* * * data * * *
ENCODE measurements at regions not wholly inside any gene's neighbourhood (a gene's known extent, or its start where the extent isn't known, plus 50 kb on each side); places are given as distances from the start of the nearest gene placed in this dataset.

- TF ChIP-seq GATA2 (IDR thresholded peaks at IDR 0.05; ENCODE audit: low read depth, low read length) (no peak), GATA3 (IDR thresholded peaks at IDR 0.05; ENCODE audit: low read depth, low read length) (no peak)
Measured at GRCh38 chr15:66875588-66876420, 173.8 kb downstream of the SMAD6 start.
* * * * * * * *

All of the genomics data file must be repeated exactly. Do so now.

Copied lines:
ENCODE measurements at regions not wholly inside any gene's neighbourhood (a gene's known extent, or its start where the extent isn't known, plus 50 kb on each side); places are given as distances from the start of the nearest gene placed in this dataset.

- TF ChIP-seq GATA2 (IDR thresholded peaks at IDR 0.05; ENCODE audit: low read depth, low read length) (no peak), GATA3 (IDR thresholded peaks at IDR 0.05; ENCODE audit: low read depth, low read length) (no peak)
Measured at GRCh38 chr15:66875588-66876420, 173.8 kb downstream of the SMAD6 start.